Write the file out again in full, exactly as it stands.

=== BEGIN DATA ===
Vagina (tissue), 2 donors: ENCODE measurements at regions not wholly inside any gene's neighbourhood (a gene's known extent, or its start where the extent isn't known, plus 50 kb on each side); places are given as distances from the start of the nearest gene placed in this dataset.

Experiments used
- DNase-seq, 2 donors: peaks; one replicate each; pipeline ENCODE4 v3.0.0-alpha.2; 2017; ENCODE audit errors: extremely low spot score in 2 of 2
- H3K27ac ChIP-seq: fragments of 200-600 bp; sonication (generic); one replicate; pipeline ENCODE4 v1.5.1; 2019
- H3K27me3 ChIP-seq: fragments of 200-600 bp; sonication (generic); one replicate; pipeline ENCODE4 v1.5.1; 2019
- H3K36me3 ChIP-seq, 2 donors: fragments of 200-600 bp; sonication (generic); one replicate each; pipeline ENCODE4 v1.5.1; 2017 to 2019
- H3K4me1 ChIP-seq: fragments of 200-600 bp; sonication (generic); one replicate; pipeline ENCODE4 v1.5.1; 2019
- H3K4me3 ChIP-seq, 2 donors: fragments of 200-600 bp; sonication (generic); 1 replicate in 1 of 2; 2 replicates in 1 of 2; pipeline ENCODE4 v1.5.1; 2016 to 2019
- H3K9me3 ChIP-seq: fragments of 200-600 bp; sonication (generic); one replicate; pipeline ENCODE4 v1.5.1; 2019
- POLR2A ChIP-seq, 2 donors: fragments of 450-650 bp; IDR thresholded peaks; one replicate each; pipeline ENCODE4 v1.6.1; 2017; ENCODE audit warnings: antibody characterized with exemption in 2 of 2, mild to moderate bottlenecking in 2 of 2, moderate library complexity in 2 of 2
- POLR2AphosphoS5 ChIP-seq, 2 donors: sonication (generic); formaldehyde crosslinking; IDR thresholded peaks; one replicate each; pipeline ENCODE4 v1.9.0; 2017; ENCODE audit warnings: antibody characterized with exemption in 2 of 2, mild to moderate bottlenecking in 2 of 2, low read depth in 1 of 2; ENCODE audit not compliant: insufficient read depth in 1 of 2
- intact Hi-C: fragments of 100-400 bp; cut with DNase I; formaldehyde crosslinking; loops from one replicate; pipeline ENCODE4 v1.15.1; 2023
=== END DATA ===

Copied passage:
Vagina (tissue), 2 donors: ENCODE measurements at regions not wholly inside any gene's neighbourhood (a gene's known extent, or its start where the extent isn't known, plus 50 kb on each side); places are given as distances from the start of the nearest gene placed in this dataset.

Experiments used
- DNase-seq, 2 donors: peaks; one replicate each; pipeline ENCODE4 v3.0.0-alpha.2; 2017; ENCODE audit errors: extremely low spot score in 2 of 2
- H3K27ac ChIP-seq: fragments of 200-600 bp; sonication (generic); one replicate; pipeline ENCODE4 v1.5.1; 2019
- H3K27me3 ChIP-seq: fragments of 200-600 bp; sonication (generic); one replicate; pipeline ENCODE4 v1.5.1; 2019
- H3K36me3 ChIP-seq, 2 donors: fragments of 200-600 bp; sonication (generic); one replicate each; pipeline ENCODE4 v1.5.1; 2017 to 2019
- H3K4me1 ChIP-seq: fragments of 200-600 bp; sonication (generic); one replicate; pipeline ENCODE4 v1.5.1; 2019
- H3K4me3 ChIP-seq, 2 donors: fragments of 200-600 bp; sonication (generic); 1 replicate in 1 of 2; 2 replicates in 1 of 2; pipeline ENCODE4 v1.5.1; 2016 to 2019
- H3K9me3 ChIP-seq: fragments of 200-600 bp; sonication (generic); one replicate; pipeline ENCODE4 v1.5.1; 2019
- POLR2A ChIP-seq, 2 donors: fragments of 450-650 bp; IDR thresholded peaks; one replicate each; pipeline ENCODE4 v1.6.1; 2017; ENCODE audit warnings: antibody characterized with exemption in 2 of 2, mild to moderate bottlenecking in 2 of 2, moderate library complexity in 2 of 2
- POLR2AphosphoS5 ChIP-seq, 2 donors: sonication (generic); formaldehyde crosslinking; IDR thresholded peaks; one replicate each; pipeline ENCODE4 v1.9.0; 2017; ENCODE audit warnings: antibody characterized with exemption in 2 of 2, mild to moderate bottlenecking in 2 of 2, low read depth in 1 of 2; ENCODE audit not compliant: insufficient read depth in 1 of 2
- intact Hi-C: fragments of 100-400 bp; cut with DNase I; formaldehyde crosslinking; loops from one replicate; pipeline ENCODE4 v1.15.1; 2023